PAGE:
Study Abroad: Where Should I Live?

Happy belated Halloween, everyone!  Unfortunately, I had so much work this weekend that I could not enjoy the festivities, so I do not have an exciting Halloween-themed post to share.  Instead, I thought I would return to the subject of study abroad.  This time, I want to address the issue of where you will live when you study abroad.  When I studied abroad, I had three basic options for housing; I could stay with a local family, post up at a boarding house, or live in the school's residence hall.  I actually had a difficult time deciding where I wanted to stay because each option has its attractive points.

If I lived with a local family, I would have a chance to see how a real Korean family lived, and how a typical Korean college student would carry out his or her daily routine, including commute.  If I did this, and decided to avoid using English as much as possible, then my language-learning experience would be that much richer.   Also, and equally important, I would likely get homemade meals two or three times a day, which would help me save money on food and hopefully be very delicious!

If I decided to stay at a boarding house or hostel, I would have the opportunity to meet a variety of guests from around the world.  Perhaps we might spend time together exploring the city on weekends, and I feel that we definitely would have been able to learn a lot from each other.  There would also have been two meals provided per day, which, covered in the cost of boarding, would be helpful for my budget.

If I boarded at the school's residence hall, then I would get a chance to better know my classmates or even local students.  Further, I would be able to observe campus life in a foreign university, and could easily participate in events on/near campus.  I would also be able to use the laundry, dining, and exercise facilities.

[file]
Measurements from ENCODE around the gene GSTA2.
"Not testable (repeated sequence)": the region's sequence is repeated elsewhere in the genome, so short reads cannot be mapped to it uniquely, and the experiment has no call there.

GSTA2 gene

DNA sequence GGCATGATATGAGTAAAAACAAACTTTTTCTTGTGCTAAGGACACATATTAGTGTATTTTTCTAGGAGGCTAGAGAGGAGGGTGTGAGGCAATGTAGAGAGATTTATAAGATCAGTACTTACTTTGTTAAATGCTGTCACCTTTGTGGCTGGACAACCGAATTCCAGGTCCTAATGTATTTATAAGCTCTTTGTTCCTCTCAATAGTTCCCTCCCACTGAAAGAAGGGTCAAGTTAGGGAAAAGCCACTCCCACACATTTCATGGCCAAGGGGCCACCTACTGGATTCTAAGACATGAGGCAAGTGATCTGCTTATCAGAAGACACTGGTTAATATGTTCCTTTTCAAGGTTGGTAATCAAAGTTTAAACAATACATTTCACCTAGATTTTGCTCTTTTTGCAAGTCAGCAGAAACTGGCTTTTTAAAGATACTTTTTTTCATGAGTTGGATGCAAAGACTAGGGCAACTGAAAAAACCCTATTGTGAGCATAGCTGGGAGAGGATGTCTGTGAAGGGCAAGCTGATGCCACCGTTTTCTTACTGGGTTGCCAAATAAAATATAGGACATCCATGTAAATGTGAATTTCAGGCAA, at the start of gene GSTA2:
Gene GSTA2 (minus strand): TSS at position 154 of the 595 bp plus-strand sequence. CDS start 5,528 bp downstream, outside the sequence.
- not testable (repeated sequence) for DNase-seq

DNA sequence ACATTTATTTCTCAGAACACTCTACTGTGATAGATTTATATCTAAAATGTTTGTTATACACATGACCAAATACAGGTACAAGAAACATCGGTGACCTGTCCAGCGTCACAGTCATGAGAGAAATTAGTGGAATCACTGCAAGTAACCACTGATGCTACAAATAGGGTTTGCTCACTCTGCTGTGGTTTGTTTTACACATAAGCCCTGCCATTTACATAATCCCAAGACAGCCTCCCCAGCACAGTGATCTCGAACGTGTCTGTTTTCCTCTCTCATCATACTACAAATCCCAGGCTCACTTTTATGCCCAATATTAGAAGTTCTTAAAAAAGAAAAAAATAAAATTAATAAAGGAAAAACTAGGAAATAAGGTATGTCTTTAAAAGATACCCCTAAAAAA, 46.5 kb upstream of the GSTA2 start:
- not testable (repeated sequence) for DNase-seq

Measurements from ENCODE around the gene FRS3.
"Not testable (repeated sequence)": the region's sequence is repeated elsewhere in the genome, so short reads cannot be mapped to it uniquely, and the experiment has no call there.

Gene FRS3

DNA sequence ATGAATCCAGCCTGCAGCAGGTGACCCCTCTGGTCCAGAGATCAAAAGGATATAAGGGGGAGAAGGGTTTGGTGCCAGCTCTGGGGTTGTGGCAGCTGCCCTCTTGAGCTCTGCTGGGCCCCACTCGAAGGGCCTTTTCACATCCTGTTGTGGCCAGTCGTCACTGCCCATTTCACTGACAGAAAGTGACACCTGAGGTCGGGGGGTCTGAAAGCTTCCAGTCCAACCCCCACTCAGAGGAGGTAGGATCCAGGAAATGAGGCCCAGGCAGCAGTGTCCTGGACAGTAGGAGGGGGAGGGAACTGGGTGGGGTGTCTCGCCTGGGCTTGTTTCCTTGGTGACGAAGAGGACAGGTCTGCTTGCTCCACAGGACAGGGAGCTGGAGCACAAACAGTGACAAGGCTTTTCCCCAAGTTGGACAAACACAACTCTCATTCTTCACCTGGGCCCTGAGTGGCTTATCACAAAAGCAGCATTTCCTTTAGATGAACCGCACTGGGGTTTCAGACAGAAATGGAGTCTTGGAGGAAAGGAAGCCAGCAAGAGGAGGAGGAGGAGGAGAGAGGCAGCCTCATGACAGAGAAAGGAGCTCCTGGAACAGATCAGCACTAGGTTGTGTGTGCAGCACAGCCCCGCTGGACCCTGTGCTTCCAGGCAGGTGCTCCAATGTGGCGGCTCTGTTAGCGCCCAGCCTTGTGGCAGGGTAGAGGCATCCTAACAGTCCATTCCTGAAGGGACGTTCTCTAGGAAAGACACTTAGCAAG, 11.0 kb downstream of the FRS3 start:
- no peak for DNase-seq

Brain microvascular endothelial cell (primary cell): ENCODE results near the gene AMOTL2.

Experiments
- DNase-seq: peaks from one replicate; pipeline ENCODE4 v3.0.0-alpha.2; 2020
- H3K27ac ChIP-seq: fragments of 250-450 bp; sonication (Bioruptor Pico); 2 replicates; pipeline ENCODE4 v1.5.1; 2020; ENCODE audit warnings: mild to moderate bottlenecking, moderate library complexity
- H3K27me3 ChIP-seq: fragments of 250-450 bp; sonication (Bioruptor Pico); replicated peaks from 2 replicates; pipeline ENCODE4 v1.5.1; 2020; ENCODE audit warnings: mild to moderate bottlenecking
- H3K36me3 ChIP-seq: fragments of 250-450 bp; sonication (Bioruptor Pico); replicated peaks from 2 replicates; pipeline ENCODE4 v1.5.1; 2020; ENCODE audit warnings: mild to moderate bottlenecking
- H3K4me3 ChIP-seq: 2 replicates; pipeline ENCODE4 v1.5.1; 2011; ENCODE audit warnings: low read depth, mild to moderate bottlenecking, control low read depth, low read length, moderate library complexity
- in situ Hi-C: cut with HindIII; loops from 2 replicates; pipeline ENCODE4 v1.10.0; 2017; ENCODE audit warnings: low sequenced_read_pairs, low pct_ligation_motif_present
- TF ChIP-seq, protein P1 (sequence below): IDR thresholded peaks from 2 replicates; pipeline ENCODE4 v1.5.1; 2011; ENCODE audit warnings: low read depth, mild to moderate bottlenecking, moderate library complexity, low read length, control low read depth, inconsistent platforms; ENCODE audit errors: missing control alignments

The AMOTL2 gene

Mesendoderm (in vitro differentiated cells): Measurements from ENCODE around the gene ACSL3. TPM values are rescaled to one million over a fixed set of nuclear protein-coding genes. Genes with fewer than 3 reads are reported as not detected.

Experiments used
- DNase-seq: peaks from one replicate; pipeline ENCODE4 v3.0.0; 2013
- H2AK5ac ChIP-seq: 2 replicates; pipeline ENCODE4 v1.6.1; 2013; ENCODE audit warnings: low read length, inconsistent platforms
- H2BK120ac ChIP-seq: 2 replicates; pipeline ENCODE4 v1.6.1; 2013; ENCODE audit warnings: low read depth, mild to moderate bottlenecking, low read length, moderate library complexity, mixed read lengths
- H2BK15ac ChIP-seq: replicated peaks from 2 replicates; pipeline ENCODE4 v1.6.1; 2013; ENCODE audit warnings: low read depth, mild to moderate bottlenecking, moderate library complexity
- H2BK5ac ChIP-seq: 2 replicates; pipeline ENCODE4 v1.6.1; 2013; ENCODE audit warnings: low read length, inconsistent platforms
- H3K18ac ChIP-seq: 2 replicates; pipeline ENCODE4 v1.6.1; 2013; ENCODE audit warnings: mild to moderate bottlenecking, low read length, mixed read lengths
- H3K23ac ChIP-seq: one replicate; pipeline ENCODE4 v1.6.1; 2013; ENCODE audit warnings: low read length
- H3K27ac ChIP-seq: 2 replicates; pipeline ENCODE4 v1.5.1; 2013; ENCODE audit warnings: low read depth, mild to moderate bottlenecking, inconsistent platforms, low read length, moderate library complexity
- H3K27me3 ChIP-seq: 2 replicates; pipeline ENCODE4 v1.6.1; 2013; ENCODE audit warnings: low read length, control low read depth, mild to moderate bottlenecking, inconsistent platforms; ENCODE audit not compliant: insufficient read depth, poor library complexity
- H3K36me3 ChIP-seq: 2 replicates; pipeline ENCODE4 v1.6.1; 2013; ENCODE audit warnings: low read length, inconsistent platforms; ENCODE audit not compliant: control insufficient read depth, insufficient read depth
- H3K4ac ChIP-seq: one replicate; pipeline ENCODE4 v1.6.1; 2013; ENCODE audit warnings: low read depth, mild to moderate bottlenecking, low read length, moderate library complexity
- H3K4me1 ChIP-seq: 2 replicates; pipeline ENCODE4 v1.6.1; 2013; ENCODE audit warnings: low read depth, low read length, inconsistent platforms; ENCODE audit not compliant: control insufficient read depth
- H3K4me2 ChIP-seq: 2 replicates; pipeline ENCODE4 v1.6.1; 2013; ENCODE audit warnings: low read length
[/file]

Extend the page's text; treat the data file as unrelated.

As it happened, I actually had the experience of staying in a youth hostel as well as the school's residence hall.  When I arrived in Korea, I spent about a week and half travelling and meeting friends, and spent the night at at hostel in Seoul.  This option was exciting, because it offered me the freedom of being able to explore the city on my own, or with a fellow boarder.  However, it was also nice to settle down in the residence hall once classes started.   If I had any problems, I could contact my RA or program director easily, rather than having to more or less fend for myself.  

As with my time in the hostel, I also had a very positive experience living in the residence hall.  I enjoyed two meals a day in the cafeteria and felt very safe, as the security there was pretty high.  My roommate and I were placed in the same level of language class, and got to know each other pretty well over our time.  I also got to know well several other international students from places like Italy, Hong Kong, Japan, and Germany.  Looking back on my experience, I do not know which option I would choose if I studied abroad again.  I think it really depends on your budget, comfort level, and goals for your trip.  Think these over carefully before deciding, because your living situation can really define your experience away from home and country.  

Curious about where I stayed?  Here are some pictures of my residence hall! 


The view from our room!  


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